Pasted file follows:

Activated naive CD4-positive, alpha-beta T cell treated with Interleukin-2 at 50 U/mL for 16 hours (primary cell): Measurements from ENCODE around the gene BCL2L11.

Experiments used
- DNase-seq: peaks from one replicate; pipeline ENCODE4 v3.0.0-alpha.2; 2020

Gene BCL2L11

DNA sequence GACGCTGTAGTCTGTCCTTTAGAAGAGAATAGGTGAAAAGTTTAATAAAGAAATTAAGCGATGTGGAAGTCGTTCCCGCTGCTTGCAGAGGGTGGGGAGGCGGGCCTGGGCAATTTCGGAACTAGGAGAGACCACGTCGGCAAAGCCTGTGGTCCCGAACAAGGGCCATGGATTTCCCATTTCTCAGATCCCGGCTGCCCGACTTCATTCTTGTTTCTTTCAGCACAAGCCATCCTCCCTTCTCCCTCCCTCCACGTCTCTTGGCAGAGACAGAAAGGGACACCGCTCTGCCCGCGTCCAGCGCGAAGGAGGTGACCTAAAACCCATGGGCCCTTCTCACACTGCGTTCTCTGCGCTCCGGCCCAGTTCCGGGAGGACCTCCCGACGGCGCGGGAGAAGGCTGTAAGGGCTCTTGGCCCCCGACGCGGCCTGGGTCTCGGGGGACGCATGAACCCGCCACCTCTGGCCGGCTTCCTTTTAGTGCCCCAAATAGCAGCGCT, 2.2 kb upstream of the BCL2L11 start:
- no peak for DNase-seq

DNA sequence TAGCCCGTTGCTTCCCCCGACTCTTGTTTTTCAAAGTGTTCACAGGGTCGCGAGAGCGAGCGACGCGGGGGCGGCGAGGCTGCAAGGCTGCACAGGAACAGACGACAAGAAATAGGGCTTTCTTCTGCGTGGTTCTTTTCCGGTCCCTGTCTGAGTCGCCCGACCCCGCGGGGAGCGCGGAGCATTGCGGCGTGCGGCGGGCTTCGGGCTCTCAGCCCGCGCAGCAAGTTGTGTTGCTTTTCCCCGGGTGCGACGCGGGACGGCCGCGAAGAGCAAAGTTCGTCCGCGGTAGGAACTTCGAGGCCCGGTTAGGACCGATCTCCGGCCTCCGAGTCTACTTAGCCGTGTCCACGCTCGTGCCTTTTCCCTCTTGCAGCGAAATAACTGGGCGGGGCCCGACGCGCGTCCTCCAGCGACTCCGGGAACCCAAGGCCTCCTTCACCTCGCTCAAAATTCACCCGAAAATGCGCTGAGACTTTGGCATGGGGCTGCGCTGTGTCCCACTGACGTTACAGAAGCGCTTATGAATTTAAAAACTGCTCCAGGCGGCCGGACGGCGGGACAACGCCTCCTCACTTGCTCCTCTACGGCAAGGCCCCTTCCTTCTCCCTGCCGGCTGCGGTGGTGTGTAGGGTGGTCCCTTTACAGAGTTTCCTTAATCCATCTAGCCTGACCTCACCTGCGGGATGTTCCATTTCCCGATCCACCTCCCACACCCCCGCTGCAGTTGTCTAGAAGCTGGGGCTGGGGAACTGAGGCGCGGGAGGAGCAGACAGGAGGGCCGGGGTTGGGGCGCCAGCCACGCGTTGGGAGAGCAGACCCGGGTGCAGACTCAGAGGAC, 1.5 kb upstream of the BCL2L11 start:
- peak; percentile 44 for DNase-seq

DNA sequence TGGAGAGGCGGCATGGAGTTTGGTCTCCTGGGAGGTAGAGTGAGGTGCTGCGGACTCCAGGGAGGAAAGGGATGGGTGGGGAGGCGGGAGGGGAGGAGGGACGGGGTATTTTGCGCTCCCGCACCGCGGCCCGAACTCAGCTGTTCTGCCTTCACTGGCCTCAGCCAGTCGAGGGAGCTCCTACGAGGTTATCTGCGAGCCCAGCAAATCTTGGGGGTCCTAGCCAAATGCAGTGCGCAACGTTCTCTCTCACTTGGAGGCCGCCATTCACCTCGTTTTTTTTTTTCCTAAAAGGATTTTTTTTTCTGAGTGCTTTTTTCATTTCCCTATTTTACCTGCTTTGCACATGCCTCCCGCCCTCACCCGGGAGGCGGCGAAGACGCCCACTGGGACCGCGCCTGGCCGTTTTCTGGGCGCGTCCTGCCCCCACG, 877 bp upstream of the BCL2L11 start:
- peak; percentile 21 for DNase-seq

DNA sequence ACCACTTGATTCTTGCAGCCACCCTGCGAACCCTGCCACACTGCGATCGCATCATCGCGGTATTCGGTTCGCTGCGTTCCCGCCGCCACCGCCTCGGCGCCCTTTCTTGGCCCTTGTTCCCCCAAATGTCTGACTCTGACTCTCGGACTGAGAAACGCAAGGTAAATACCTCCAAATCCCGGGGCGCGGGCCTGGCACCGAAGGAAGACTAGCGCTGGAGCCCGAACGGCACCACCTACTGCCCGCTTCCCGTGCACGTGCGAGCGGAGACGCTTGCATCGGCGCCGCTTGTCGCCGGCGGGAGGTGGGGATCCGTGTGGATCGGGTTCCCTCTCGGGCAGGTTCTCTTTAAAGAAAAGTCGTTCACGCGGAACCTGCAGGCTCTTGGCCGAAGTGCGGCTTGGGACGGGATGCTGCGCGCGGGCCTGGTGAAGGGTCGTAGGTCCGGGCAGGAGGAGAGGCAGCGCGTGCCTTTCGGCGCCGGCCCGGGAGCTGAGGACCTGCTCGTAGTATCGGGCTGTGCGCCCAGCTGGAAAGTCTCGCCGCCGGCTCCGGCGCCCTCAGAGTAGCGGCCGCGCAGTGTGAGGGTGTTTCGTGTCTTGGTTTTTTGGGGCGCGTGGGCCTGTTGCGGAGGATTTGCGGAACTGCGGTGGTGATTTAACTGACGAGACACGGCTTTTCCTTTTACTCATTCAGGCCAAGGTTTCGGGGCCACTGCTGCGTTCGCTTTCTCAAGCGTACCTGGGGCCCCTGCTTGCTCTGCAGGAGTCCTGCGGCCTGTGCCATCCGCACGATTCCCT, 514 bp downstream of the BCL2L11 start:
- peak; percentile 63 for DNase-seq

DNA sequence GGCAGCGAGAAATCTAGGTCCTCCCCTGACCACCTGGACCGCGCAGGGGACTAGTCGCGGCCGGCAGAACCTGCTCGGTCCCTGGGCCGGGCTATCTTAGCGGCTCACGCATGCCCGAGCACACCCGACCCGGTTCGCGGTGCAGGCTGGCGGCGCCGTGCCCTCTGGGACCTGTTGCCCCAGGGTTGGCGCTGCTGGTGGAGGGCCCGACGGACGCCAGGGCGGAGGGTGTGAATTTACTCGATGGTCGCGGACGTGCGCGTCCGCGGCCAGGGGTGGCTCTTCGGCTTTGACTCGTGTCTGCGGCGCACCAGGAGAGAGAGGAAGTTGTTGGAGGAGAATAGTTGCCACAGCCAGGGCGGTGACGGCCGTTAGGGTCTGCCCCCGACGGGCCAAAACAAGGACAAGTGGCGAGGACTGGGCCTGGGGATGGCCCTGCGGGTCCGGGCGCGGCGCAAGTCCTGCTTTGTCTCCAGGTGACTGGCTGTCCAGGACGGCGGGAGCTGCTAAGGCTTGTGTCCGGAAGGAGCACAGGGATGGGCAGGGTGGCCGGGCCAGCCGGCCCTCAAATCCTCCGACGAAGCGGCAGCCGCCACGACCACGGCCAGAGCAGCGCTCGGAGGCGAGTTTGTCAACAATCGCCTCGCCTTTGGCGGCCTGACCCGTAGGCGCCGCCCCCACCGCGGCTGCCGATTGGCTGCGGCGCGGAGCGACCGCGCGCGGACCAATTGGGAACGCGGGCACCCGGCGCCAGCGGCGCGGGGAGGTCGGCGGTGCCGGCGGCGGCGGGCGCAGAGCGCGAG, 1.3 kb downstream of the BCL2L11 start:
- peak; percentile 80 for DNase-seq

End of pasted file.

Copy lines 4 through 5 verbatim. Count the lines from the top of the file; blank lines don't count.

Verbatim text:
Gene BCL2L11

DNA sequence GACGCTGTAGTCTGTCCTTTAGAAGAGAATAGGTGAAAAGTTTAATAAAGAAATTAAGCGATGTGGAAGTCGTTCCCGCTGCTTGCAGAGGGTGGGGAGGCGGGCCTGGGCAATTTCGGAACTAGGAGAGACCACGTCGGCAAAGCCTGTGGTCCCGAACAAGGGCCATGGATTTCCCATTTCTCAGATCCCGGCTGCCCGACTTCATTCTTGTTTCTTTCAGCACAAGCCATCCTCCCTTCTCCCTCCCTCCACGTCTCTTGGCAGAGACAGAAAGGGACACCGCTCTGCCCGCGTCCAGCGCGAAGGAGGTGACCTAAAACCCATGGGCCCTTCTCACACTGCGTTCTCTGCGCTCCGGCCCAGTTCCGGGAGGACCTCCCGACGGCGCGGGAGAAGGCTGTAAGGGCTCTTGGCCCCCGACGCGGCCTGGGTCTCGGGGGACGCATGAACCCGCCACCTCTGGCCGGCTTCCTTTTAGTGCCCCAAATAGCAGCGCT, 2.2 kb upstream of the BCL2L11 start: